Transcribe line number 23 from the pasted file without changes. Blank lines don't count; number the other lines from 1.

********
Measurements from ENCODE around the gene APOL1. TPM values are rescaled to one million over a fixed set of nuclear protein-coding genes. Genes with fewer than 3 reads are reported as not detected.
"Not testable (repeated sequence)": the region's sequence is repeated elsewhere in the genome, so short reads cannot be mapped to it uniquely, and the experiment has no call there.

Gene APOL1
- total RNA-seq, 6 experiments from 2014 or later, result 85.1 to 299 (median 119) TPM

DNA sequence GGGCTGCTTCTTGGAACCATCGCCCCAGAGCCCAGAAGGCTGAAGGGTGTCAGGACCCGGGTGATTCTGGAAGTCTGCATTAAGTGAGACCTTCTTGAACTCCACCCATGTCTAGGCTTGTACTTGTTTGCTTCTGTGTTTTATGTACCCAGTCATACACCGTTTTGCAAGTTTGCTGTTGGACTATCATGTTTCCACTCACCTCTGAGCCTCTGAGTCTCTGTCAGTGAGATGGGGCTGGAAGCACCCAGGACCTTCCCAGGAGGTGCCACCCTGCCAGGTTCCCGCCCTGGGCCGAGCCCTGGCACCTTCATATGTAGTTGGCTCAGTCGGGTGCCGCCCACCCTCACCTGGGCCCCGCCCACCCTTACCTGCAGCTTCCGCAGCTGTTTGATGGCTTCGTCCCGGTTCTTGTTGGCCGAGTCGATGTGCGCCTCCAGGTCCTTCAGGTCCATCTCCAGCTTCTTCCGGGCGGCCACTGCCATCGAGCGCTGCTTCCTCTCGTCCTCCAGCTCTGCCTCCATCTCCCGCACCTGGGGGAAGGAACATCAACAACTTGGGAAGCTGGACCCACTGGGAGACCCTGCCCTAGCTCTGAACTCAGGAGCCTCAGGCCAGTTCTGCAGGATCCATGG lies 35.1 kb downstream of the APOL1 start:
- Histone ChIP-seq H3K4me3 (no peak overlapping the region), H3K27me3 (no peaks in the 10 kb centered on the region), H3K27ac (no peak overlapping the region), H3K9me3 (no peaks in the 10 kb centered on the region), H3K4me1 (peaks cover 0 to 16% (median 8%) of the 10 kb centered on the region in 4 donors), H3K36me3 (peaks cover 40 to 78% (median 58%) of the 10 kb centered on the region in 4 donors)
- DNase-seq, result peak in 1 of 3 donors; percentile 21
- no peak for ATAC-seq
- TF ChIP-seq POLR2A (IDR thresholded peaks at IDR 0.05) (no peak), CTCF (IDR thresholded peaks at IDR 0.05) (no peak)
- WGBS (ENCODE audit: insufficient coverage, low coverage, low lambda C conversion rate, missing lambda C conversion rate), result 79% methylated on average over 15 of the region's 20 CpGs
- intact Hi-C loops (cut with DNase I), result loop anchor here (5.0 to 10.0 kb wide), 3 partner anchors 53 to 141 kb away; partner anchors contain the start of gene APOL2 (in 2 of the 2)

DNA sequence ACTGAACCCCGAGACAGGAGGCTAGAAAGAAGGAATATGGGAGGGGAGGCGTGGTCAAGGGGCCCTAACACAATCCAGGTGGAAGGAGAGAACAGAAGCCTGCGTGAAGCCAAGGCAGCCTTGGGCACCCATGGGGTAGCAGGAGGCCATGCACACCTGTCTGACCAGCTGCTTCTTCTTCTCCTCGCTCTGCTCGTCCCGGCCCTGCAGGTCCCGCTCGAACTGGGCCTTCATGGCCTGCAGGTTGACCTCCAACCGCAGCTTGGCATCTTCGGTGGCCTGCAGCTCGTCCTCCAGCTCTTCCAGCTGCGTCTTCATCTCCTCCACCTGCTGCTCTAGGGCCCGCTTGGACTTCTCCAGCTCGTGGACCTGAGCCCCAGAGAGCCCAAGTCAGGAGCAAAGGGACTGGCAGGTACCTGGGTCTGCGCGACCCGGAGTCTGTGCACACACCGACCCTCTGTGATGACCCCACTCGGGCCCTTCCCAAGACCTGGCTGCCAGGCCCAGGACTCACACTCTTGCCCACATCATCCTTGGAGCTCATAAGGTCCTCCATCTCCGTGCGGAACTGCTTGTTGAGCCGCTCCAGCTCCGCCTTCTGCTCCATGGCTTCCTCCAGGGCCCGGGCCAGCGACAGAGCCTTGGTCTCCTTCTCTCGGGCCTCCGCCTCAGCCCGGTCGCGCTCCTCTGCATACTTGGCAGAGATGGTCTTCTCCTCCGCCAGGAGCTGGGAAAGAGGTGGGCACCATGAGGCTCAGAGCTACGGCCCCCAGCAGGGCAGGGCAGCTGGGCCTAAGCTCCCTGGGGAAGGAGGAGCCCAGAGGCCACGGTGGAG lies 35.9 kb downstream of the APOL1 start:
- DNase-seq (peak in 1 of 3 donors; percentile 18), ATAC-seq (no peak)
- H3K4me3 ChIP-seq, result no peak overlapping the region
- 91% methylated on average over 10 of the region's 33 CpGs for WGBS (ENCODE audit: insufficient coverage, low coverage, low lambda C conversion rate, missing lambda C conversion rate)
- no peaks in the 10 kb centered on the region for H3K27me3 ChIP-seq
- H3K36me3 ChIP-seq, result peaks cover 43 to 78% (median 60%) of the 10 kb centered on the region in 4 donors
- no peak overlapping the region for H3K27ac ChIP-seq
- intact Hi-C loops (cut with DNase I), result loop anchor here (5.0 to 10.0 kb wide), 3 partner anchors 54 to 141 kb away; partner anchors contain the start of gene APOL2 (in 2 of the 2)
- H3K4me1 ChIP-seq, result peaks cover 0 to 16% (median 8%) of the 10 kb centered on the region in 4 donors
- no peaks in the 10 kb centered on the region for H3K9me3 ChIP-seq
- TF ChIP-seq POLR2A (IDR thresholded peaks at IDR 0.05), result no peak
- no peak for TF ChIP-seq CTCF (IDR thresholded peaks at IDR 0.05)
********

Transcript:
- no peak for TF ChIP-seq CTCF (IDR thresholded peaks at IDR 0.05)